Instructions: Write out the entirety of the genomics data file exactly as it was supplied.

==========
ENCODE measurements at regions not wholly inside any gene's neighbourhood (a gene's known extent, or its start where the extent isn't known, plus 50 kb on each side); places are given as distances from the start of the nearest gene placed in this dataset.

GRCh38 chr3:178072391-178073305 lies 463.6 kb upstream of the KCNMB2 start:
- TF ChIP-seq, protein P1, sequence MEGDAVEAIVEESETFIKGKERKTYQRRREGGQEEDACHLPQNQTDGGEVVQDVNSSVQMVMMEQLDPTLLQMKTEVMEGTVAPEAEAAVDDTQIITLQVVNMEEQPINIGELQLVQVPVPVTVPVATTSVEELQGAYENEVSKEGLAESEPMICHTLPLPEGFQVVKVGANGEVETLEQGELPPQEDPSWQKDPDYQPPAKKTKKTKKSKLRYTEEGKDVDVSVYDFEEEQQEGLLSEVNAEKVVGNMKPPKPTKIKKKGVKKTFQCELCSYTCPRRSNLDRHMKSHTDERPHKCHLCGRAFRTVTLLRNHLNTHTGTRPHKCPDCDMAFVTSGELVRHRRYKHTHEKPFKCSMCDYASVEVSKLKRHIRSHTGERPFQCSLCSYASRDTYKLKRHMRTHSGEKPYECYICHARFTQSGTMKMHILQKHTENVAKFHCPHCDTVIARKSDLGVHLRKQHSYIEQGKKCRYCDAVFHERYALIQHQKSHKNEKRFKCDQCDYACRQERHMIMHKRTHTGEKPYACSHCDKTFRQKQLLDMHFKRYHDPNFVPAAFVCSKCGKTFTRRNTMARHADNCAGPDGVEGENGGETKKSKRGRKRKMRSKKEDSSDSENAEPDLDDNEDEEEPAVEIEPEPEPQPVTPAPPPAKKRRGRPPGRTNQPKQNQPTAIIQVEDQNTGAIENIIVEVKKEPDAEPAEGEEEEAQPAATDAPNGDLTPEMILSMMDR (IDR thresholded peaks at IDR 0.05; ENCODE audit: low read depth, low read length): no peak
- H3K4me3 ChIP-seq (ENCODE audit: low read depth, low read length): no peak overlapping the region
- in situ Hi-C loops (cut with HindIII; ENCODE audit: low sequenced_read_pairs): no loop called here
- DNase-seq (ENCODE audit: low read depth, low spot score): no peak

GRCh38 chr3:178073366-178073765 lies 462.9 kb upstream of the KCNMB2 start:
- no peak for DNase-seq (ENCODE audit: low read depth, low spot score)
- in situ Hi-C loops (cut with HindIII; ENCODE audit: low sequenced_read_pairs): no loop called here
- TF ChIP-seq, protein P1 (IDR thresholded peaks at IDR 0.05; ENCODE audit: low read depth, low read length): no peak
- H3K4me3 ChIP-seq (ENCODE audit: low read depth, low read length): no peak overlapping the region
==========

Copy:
ENCODE measurements at regions not wholly inside any gene's neighbourhood (a gene's known extent, or its start where the extent isn't known, plus 50 kb on each side); places are given as distances from the start of the nearest gene placed in this dataset.

GRCh38 chr3:178072391-178073305 lies 463.6 kb upstream of the KCNMB2 start:
- TF ChIP-seq, protein P1, sequence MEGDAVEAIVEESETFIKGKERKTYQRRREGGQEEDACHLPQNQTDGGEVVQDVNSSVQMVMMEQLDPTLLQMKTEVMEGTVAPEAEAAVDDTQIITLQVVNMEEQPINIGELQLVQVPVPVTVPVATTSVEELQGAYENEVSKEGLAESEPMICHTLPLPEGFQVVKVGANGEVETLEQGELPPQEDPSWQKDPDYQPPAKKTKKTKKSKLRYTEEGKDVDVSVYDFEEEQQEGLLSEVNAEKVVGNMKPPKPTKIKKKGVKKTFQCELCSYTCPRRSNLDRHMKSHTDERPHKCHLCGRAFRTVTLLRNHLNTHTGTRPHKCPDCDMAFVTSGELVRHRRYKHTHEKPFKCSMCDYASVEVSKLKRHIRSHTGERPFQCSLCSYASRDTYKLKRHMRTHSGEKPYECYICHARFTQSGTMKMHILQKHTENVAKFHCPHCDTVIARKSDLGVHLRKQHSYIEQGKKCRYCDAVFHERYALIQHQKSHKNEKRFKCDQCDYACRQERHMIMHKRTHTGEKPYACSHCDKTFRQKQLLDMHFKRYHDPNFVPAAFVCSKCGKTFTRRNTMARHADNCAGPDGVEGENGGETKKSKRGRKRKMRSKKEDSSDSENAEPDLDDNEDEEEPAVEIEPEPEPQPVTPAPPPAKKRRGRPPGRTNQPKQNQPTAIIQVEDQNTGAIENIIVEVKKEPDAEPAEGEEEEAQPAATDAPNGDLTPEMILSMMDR (IDR thresholded peaks at IDR 0.05; ENCODE audit: low read depth, low read length): no peak
- H3K4me3 ChIP-seq (ENCODE audit: low read depth, low read length): no peak overlapping the region
- in situ Hi-C loops (cut with HindIII; ENCODE audit: low sequenced_read_pairs): no loop called here
- DNase-seq (ENCODE audit: low read depth, low spot score): no peak

GRCh38 chr3:178073366-178073765 lies 462.9 kb upstream of the KCNMB2 start:
- no peak for DNase-seq (ENCODE audit: low read depth, low spot score)
- in situ Hi-C loops (cut with HindIII; ENCODE audit: low sequenced_read_pairs): no loop called here
- TF ChIP-seq, protein P1 (IDR thresholded peaks at IDR 0.05; ENCODE audit: low read depth, low read length): no peak
- H3K4me3 ChIP-seq (ENCODE audit: low read depth, low read length): no peak overlapping the region